Date of Award

Spring 5-11-2018

Degree Type


Degree Name

Doctor of Philosophy (PhD)


Middle and Secondary Education

First Advisor

Dr. Patrick K. Freer

Second Advisor

Dr. Janice B. Fournillier

Third Advisor

Dr. Martin Norgaard

Fourth Advisor

Dr. Iman Chahine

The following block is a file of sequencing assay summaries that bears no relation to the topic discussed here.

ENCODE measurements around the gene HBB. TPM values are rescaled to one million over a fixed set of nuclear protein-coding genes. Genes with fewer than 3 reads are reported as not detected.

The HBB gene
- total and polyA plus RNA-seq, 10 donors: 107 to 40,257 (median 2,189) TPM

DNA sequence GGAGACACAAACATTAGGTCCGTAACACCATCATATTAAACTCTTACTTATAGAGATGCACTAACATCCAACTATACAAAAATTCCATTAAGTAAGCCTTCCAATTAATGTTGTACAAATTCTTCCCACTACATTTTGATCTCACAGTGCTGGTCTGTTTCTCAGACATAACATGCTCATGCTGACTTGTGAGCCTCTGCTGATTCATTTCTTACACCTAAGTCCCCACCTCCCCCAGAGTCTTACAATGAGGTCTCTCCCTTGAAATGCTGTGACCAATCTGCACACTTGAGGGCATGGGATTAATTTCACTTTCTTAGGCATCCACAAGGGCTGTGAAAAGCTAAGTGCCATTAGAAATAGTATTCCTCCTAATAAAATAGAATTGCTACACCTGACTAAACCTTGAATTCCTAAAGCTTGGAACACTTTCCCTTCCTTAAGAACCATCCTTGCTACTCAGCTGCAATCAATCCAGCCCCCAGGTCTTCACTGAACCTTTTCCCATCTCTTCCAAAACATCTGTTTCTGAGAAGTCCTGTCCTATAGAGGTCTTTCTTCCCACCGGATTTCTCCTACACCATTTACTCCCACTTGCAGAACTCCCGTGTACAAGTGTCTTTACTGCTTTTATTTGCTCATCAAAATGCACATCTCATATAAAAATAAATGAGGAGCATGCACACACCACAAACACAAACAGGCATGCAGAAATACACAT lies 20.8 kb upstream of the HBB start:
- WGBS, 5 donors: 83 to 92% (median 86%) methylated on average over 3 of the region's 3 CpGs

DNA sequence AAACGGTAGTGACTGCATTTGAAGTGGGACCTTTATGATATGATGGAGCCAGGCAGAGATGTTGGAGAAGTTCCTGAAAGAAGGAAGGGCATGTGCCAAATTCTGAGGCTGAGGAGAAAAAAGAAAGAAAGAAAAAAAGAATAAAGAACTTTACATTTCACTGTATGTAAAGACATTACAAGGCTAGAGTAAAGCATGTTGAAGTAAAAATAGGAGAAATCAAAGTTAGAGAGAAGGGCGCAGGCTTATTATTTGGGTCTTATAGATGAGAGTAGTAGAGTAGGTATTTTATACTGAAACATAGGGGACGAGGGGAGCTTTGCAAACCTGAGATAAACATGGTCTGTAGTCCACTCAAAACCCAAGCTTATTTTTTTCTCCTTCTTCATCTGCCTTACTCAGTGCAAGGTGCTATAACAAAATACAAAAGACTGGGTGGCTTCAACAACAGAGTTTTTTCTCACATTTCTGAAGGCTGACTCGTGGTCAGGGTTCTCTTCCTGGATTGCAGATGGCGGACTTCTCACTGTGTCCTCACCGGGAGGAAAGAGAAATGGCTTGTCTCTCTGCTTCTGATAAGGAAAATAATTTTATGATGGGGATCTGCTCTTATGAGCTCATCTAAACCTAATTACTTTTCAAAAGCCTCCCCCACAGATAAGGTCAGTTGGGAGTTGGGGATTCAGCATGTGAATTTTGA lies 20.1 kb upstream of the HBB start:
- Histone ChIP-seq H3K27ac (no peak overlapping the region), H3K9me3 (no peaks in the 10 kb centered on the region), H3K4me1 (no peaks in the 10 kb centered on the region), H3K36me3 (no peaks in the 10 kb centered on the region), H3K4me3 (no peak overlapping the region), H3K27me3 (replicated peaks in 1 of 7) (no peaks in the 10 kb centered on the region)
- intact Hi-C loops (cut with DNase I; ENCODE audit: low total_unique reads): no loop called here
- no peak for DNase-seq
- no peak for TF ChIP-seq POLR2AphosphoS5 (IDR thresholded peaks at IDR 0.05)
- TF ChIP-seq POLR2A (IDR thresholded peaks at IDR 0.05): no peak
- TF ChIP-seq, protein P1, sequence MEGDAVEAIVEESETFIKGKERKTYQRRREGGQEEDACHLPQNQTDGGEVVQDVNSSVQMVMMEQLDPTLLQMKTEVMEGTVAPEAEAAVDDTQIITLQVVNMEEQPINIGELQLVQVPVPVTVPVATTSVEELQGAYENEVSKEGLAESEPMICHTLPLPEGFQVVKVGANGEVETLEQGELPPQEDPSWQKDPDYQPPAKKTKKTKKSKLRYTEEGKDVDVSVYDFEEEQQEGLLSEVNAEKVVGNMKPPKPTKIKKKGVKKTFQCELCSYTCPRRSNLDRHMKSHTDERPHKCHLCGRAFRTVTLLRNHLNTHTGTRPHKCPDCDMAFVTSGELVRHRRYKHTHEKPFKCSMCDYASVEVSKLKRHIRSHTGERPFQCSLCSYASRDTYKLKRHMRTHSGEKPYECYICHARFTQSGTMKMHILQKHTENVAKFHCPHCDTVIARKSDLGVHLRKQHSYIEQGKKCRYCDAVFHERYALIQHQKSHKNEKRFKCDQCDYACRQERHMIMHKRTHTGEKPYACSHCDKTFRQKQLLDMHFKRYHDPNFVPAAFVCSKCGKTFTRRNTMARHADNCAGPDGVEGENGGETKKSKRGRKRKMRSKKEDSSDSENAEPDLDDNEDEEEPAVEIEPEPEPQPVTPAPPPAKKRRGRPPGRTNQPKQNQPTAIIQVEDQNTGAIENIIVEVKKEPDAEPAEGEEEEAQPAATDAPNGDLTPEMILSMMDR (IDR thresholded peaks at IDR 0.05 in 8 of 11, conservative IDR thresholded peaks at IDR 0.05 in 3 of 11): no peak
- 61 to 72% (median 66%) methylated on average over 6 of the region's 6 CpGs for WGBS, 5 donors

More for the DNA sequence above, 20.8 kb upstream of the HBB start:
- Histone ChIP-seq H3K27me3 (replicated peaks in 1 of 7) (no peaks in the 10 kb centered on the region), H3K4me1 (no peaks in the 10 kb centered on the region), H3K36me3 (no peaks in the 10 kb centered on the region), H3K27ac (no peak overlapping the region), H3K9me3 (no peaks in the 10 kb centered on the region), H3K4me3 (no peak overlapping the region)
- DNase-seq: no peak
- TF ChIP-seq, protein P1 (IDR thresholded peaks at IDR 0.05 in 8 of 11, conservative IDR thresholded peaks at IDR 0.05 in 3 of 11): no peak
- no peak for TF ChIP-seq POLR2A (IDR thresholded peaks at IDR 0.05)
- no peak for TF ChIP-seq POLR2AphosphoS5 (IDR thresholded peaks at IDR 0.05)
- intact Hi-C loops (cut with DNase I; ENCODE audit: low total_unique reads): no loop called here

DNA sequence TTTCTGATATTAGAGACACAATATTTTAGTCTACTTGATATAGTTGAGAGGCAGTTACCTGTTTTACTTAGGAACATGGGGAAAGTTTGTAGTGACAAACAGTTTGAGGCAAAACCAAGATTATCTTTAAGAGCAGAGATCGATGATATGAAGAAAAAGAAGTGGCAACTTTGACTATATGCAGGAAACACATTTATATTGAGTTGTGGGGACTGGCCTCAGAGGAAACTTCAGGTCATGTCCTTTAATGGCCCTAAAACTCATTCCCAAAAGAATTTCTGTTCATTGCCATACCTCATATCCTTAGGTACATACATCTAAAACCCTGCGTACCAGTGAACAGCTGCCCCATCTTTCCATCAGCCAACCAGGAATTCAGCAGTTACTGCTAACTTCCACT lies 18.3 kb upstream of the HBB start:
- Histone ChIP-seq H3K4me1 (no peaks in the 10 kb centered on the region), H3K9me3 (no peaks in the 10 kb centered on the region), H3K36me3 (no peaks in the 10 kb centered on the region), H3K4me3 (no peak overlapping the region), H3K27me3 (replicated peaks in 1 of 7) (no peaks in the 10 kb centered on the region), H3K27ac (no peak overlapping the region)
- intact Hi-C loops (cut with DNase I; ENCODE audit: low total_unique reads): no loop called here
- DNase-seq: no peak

Numerous studies have found that stereotype threat can negatively affect academic performance, especially for Black students. However, studies have also shown that many African Americans have used the threat to enhance motivation and achievement. McGee & Martin (2011) used stereotype management to explain how Black mathematic students handled racial stereotypes and exhibited high achievement and resilience within an environment where stereotypes threatened performance. This study was designed to apply and extend research on stereotype threat and stereotype management to non-experimental, real-world accounts of Black music students. The purpose of this study was to investigate how Black music students identify and respond to identity stereotypes throughout their music education . The focus was on the issues of motivation and resilience. The study was designed to elicit the current and past experiences of Black doctoral music students and graduates, within the sociocultural context of their music programs and communities. This study was grounded in a phenomenological theoretical framework and employed narrative inquiry methods. The following questions framed the study: How do Black doctoral music students and graduates report their experiences in music education classrooms and related activities? What types of stereotypes do Black doctoral music students and graduates encounter? The findings reveal that the major experiences were related to gender and SES stereotypes in earlier years, and almost exclusively racial stereotyping in college years. However the participants’ strengthening racial identity directly affected their responses to racial stimuli in their experiences. In addition, pride in Black identity not only served as motivation in the presence of racial stereotyping but also had debilitating effects. Finally, stereotype management manifested in determination to prove naysayers wrong, adamant defiance of stereotypes, and the desire to give back to future Black music students. Implications include suggestions on how music programs can build agency and resilience, and support the success of minority students and students from low socioeconomic backgrounds. Findings from this study corroborate findings on the experiences of Black doctoral students in other disciplines. The results encourage further research on the effects of identity on the success of music students.